10. As concerns his death, he died to sin once, but as concerns his life, he lives to God.
11. You, likewise, think of yourselves as completely dead to sin, too, yet alive to God through Christ Jesus our Lord.

The death of God’s Son is not just history; it is a daily experience in the hearts of God’s people; it is something lived on earth as much as it is something to be faced at the end of earthly life.  Paul said, “I die daily” (1Cor. 15:31), and he considered his converts dead also (Col. 3:3).  This death is death to sin and self; it is life in God.  When we receive and begin to live God’s kind of life, we enter into the kind of death that His Son lived while in this world.
The death of God’s Son is more than the crucifixion of Jesus at Golgotha.  That crucifixion was only a part of Jesus’ death to his own will.  It was not Jesus’ defeat; it was his moment of greatest victory, the act that showed most clearly his death to self and his life to God.  And it is this death of God’s Son, of which the crucifixion was just one part, that reconciles us to God – when we enter into it by the baptism of the Spirit.
The cross, being the greatest expression of Jesus’ death to self-will, became the symbol of the death of God’s Son in its entirety.  When Paul mentioned the cross in his epistles, his readers well understood that Paul was speaking as much of the death they were to be living as he was of the death which Jesus died.  They knew “the cross” of which Paul spoke was a spiritual crucifixion to the ways of this world that they were expected to partake of.  When Jesus said, “If any man will come after me, let him deny himself, and take up his cross daily, and follow me,” he was speaking not of a physical cross, but of a spiritual way of life.
This is why Paul considered believers who lived ungodly lives to be “enemies of the cross of Christ” (Phip. 3:18).  They were, by their ungodly lives, enemies of the kind of life the cross was a part of; they were not crucified with Christ in their spirits.  Others, continuing to indulge in symbolic ceremonies prescribed by the law were, in Paul’s view, trying to avoid the reproach of the cross (Gal. 5:11; 6:12); that is, they were ashamed to cease from religious rituals and simply serve God in spirit and truth.  These were those, Paul wrote, who refused to die to the law’s ceremonial works and, in fact, gloried in those fleshly ordinances.  “But far be it from me to boast,” he continued, “except in the cross of our Lord Jesus Christ, through whom the world is crucified to me, and I to the world” (Gal. 6:13–14).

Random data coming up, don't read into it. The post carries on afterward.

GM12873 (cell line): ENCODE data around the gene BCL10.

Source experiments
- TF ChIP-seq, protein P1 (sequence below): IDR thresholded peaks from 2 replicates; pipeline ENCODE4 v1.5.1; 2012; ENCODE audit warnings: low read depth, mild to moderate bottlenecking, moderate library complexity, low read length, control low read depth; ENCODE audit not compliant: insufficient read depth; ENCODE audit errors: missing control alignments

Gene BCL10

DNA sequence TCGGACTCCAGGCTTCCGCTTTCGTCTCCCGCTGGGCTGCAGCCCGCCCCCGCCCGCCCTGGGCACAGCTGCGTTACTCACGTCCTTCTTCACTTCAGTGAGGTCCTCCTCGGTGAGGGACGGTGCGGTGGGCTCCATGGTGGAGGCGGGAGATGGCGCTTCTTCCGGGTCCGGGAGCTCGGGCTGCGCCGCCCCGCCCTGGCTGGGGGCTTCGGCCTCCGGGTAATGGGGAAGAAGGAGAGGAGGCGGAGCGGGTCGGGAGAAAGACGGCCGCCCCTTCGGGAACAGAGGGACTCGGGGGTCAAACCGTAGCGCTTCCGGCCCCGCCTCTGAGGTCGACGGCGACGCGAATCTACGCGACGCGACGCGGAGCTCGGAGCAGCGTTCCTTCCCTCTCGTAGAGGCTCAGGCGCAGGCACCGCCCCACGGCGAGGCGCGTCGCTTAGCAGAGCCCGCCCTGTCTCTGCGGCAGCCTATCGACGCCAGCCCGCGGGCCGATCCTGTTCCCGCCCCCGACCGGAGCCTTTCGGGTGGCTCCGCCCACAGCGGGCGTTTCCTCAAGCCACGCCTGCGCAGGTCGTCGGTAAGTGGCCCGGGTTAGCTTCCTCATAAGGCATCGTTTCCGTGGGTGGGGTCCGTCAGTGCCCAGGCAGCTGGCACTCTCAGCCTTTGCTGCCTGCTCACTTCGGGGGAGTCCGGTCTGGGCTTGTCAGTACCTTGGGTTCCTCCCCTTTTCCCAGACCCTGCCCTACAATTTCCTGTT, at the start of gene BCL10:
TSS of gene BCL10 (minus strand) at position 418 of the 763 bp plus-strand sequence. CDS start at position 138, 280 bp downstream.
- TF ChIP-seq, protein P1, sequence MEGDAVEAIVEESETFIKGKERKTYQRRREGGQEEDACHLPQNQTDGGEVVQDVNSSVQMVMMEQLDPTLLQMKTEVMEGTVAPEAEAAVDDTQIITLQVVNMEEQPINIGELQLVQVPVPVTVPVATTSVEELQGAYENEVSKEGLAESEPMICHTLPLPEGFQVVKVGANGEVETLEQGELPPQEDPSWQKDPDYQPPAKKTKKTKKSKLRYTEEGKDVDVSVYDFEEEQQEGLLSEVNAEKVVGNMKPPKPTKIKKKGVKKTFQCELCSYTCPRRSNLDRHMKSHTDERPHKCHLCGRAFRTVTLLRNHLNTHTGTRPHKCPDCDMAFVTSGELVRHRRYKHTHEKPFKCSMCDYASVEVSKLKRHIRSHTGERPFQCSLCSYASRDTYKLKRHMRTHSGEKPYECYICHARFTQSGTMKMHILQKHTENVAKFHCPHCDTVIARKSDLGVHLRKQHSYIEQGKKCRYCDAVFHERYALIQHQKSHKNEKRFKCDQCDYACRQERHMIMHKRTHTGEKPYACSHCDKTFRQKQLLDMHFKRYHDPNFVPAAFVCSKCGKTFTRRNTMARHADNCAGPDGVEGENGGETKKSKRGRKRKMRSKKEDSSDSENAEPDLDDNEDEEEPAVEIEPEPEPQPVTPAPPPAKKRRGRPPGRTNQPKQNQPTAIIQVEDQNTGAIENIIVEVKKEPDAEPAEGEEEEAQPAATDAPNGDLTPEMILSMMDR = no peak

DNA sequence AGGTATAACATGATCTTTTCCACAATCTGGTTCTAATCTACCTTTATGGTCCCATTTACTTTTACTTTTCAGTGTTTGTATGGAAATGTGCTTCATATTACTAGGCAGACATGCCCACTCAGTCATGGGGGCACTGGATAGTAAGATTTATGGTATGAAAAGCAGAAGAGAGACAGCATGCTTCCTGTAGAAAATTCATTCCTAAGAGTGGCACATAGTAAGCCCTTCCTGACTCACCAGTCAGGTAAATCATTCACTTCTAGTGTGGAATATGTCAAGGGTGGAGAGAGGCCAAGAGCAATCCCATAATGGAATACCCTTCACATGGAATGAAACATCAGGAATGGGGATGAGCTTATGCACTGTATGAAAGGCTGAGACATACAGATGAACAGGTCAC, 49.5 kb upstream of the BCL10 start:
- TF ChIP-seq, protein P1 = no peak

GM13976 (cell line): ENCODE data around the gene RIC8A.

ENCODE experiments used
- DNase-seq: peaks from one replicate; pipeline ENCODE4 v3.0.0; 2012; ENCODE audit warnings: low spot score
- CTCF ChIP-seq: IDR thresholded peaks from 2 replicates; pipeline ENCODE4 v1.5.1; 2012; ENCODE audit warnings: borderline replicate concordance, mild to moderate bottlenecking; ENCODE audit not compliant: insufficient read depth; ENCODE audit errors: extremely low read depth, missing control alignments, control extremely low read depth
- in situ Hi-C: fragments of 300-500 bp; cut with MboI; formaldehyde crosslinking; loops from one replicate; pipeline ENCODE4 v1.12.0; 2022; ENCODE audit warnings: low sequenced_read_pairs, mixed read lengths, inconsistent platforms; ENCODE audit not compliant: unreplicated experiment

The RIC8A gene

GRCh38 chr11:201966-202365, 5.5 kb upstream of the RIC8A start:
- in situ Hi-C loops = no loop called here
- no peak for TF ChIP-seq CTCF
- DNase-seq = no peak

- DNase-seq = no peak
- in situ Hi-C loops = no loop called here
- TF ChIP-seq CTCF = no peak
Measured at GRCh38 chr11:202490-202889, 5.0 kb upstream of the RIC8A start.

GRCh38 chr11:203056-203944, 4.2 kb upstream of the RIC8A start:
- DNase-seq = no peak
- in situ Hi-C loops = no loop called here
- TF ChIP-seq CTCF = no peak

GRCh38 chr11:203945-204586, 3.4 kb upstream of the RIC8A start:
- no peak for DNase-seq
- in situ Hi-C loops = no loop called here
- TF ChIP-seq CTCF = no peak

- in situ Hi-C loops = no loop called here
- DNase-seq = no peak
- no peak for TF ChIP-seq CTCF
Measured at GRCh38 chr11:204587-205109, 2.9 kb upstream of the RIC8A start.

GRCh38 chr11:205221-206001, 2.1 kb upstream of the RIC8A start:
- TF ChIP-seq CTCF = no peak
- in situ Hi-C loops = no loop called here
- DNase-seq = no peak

To partake of the grace and hope which are in Christ Jesus, we must enter into him.  We must partake of Christ if we would be partakers of his benefits.  In order for us to be reconciled to God we must be in Christ, for that is where reconciliation is.  That means, for the death of God’s Son to be effectual for us, we must be dead with him.  The key is to be in Christ, where all the  hidden treasures of God are, and not outside of Christ, where there is nothing but darkness.  And there is but one door into Christ: the holy Ghost baptism.  As Paul told us:

Do you not know that as many as were baptized into Christ Jesus
were baptized into his death?